FORGIVING OTHERS: IT MAY NOT BE WHAT YOU THINK

 last_supper da vinci

Forgiveness is not pretending that nothing is wrong, or that you weren’t hurt. Forgiveness is saying, “yes, I am hurt. I have been wronged. But I choose not to hold that against the person who wronged me. That person owes me nothing.” The essence of forgiveness is releasing someone else from the “debt” they owe you because of what they did.

 

 

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Matthew #64. Matthew 18:21-35

When Leonardo da Vinci was painting the Last Supper, he had an intense, bitter argument with a fellow painter. Da Vinci was so enraged that he decided to paint the face of his enemy into the face of Judas. That way the hated painter’s face would be preserved in the face of the betraying disciple. When the great artist finished Judas, everyone easily recognized the face of the painter with whom da Vinci had quarreled.

Leonardo da Vinci continued to work on the painting. But as much as he tried, he could not paint the face of Christ. Something was holding him back. He finally decided his hatred toward his fellow painter was getting in the way. So he worked through his hatred by repainting Judas’ face, replacing the image of his fellow painter with another face. Only then was he able to paint Jesus’ face and complete the masterpiece.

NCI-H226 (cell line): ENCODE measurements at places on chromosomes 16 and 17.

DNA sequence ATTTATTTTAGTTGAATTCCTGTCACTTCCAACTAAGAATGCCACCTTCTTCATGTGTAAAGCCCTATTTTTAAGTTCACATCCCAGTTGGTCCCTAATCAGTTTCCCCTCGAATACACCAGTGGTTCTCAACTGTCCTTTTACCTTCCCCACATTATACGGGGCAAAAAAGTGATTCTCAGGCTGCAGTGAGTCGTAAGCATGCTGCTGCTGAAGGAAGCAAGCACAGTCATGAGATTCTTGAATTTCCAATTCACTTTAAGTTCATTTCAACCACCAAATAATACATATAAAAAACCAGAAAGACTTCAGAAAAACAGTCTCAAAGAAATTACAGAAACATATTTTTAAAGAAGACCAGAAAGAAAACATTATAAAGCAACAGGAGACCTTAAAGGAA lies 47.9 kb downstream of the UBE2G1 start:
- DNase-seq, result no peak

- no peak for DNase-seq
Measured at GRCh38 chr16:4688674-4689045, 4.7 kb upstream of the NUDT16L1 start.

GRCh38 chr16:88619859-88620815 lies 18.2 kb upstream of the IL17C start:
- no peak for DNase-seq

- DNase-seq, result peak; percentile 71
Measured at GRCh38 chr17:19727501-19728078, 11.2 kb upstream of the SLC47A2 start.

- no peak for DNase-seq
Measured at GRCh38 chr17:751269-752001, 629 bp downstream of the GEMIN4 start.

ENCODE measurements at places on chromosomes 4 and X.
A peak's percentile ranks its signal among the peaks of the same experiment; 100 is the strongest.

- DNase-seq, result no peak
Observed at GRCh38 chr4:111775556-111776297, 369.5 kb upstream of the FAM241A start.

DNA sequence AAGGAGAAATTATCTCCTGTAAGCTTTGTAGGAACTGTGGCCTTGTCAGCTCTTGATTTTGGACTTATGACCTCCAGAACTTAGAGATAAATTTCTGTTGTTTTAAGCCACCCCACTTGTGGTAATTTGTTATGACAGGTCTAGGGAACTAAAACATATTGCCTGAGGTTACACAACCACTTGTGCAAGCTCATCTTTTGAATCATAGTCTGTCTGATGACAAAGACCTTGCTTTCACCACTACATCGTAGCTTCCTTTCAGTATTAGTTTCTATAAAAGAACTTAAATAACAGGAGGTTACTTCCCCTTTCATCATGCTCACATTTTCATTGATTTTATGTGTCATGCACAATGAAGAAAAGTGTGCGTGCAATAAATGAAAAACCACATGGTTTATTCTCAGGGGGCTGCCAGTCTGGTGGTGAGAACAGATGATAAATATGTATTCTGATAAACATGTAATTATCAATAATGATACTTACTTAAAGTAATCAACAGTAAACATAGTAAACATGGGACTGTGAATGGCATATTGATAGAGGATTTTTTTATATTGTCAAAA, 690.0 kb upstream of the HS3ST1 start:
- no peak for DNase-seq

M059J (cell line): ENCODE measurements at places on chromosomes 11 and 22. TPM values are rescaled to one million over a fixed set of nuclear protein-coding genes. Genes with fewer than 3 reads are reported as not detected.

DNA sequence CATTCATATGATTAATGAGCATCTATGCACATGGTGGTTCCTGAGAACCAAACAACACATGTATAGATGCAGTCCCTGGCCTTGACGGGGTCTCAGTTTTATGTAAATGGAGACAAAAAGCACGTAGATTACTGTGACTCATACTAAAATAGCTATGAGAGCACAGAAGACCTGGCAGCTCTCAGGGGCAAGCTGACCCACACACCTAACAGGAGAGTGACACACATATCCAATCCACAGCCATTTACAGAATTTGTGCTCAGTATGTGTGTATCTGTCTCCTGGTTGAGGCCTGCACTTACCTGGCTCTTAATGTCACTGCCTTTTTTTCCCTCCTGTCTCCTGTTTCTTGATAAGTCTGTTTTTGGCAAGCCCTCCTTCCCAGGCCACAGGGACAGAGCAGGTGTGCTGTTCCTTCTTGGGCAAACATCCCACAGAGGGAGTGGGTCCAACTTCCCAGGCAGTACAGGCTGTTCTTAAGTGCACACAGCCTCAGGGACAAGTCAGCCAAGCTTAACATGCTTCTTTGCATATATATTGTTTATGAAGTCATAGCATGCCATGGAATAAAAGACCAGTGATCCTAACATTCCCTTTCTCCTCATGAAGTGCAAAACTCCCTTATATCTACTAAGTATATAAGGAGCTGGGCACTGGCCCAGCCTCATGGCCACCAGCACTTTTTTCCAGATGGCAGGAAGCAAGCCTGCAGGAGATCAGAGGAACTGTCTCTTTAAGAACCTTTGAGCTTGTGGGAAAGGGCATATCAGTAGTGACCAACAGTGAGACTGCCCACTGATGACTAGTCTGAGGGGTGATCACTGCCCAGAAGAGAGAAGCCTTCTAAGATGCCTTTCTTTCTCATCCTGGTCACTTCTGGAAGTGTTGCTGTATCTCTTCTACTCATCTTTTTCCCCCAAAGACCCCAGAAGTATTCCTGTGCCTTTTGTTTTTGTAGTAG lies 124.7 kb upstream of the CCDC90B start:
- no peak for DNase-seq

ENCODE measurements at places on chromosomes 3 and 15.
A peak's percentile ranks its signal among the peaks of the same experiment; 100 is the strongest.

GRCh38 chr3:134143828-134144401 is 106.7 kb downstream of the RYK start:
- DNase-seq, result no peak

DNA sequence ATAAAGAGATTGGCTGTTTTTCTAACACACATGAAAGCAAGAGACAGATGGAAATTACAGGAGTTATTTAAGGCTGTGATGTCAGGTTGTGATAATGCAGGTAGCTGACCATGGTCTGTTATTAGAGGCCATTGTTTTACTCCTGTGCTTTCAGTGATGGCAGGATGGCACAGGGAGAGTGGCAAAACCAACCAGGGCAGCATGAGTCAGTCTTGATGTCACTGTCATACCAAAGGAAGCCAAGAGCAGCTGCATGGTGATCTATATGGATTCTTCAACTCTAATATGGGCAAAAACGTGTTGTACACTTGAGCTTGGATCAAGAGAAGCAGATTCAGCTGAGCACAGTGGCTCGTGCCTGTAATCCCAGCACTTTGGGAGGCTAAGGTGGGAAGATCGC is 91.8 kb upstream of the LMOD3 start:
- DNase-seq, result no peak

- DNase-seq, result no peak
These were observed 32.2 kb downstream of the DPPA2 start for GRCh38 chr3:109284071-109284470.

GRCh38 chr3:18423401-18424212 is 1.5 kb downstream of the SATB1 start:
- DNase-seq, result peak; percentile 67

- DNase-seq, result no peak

Let’s set our text in context this week. It began with a discussion of who was the greatest. Jesus encouraged child-like trust, and said greatness was found in that, and in childlike humility. Speaking of childlike humility and trust, Jesus mentions how much he values those who trust him in this way, and warns against making them fall away. Speaking of falling away, he talks about how much he cares for lost sheep and pursues them. Speaking of lost sheep, he describes one way to bring back lost sheep, through what we call “church discipline.” Speaking of church discipline, Peter asks, “how many times should we forgive someone who repents? So now Jesus says: “Let me tell you about forgiving each other when someone wrongs you.”